LIVERPOOL - Favourite Corach Rambler, ridden by Derek Fox, stormed to victory in a Grand National briefly delayed by animal rights protesters at Aintree on Saturday.
The 8-1 shot, owned by a seven-member syndicate who bought him for 17,000 pounds ($21,102) in 2020, soared over the last of the 30 jumps and bounded clear to victory down the home straight.
Vanillier (20-1) closed slightly before finishing second with Gaillard Du Mesnil (10-1) in third place and last year's winner Noble Yeats coming in fourth.
For winning jockey Fox it was his second victory in the iconic steeplechase and the second on a horse trained by Scotland's Lucinda Russell after winning six years ago on One For Arthur.
It came after he needed a late fitness test to even be declared fit enough to ride in the 175th staging of the world's most famous steeplechase with a winning pot of 500,000 pounds ($620,650).
"He is just a phenomenal horse. I can't believe it. He normally gets his head up a wee bit but today he travelled everywhere," Fox told ITV.
"He is the cleverest horse. He is so intelligent." Russell said her second National win as a trainer was "a bit different" and she had been in tears for most of the race.
"I was in tears as the tapes went up, I cried for most of the race and then as he started (to get into it) I realised he loved it," she said.
"He just loved the fences, he just loved everything about it. It's very personal this one... I'll always remember One for Arthur, he was a brilliant horse, but this is just very special." Rachael Blackmore, who two years ago became the first female jockey to win the race, finished 17th on Aint That A Shame.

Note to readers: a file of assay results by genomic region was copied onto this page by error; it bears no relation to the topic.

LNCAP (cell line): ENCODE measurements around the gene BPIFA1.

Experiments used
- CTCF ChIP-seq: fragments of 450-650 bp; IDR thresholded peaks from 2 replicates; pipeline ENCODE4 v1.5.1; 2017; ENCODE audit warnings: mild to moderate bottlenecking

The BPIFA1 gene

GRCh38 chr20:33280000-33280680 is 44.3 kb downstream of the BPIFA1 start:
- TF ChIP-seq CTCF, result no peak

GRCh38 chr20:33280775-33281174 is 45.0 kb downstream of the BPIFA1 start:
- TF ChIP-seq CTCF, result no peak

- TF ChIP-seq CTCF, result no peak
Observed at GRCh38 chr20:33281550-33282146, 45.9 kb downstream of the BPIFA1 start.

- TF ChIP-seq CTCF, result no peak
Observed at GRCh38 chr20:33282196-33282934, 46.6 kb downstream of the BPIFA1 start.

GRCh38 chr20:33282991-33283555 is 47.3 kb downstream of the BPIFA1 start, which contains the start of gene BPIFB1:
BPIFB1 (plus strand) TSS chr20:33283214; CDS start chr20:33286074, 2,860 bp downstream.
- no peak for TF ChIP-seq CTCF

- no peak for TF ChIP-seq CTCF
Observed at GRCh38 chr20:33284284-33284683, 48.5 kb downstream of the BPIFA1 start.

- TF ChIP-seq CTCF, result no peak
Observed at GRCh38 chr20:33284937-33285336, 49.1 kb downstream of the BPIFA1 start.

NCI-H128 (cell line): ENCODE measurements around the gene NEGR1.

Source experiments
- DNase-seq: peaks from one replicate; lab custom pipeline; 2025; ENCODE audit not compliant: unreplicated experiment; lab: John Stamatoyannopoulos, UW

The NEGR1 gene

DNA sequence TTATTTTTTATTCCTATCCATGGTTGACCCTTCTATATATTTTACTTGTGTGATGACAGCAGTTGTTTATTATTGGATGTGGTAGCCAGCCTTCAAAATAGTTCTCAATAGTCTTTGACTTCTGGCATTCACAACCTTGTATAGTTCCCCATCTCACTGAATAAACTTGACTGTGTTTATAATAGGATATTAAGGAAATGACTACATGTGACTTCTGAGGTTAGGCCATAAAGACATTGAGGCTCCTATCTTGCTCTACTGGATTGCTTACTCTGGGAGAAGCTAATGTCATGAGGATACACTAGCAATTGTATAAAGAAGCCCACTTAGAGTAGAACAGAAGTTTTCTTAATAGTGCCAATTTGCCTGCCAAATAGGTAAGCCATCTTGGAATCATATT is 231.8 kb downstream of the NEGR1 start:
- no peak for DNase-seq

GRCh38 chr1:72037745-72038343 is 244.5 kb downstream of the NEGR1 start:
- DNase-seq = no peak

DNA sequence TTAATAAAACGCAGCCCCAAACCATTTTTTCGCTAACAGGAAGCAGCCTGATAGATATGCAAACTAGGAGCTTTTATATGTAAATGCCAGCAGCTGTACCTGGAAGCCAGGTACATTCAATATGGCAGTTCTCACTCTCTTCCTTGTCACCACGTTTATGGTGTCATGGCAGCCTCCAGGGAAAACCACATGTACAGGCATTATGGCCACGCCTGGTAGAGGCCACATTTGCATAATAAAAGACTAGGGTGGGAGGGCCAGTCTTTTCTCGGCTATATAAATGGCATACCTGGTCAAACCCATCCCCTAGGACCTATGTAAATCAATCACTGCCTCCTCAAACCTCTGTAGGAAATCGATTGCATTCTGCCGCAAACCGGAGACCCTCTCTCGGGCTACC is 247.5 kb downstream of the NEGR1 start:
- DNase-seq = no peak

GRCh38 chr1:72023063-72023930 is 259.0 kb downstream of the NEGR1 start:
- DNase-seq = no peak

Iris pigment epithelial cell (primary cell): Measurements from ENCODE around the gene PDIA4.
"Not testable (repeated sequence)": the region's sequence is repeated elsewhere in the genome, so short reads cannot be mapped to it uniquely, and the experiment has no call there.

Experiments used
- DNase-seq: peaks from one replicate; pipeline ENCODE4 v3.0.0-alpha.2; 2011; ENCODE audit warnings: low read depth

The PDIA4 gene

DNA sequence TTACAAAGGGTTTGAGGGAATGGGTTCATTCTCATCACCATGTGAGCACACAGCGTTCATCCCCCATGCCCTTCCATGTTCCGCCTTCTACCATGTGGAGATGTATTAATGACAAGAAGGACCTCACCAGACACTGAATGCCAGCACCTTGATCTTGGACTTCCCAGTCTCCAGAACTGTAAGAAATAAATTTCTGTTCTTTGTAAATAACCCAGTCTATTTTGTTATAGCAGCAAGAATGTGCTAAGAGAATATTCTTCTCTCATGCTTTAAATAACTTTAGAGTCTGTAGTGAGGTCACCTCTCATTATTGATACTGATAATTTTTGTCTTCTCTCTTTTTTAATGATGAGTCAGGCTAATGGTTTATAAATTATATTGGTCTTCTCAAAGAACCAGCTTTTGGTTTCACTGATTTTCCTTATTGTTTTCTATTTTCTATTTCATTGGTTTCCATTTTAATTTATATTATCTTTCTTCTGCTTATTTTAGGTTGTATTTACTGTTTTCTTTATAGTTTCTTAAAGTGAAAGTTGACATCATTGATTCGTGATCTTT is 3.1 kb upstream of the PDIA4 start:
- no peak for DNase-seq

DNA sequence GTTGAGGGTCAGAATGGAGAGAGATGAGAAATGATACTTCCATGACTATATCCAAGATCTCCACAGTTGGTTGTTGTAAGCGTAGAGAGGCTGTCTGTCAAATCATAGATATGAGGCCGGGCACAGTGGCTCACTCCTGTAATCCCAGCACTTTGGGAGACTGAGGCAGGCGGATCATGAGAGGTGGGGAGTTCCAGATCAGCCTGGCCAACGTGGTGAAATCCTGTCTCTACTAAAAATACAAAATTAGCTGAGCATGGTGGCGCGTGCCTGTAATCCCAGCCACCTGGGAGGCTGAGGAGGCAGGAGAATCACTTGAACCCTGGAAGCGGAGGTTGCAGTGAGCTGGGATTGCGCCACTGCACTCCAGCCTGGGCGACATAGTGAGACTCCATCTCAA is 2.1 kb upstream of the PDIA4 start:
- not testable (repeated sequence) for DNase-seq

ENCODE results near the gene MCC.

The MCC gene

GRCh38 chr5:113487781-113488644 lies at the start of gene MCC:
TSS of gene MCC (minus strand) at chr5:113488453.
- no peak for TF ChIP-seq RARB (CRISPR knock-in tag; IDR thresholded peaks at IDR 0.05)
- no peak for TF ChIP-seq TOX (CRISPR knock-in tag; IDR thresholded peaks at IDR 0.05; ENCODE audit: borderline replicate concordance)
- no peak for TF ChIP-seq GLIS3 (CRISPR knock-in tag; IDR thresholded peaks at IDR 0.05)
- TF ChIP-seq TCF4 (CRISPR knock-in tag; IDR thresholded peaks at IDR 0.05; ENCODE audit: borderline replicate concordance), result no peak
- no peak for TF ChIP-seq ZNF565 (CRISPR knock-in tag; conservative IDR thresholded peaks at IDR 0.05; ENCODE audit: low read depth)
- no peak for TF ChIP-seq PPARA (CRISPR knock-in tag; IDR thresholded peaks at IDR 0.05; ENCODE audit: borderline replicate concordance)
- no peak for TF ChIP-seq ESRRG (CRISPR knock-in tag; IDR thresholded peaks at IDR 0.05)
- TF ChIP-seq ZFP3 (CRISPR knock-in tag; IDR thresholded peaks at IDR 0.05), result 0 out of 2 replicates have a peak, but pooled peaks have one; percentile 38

The start of the race, one of the highest-profile events in Britain's sporting calendar, was delayed for around 15 minutes after the protesters made their way on to the course. Some tried to attach themselves to fences before they were dragged away by police who made nine arrests.
"Those guys that went out to protest on the course, they think it's about horse welfare but that horse loves the sport," Fox said of Corach Rambler. "He loves everything that he does. It is so important they understand how we care for them every inch of the way." Protesters say the race is cruel to horses, with many having died over the daunting fences down the years.
On Saturday, one horse, Hill Sixteen, was put down after a heavy fall at the first fence with screens being erected and the field waved around on the second circuit.
A Jockey Club spokesperson offered condolences to connections after confirming Hill Sixteen had sustained "an unrecoverable injury".
Two other horses -- Recite A Prayer and Cape Gentleman -- were being assessed by veterinary staff.
Hill Sixteen was the third horse to die at this year's three-day festival, after four in 2022.
Dark Raven fell in the Mersey Novices' Hurdle on Saturday and Envoye Special was put down after the Foxhunters' Chase on Thursday.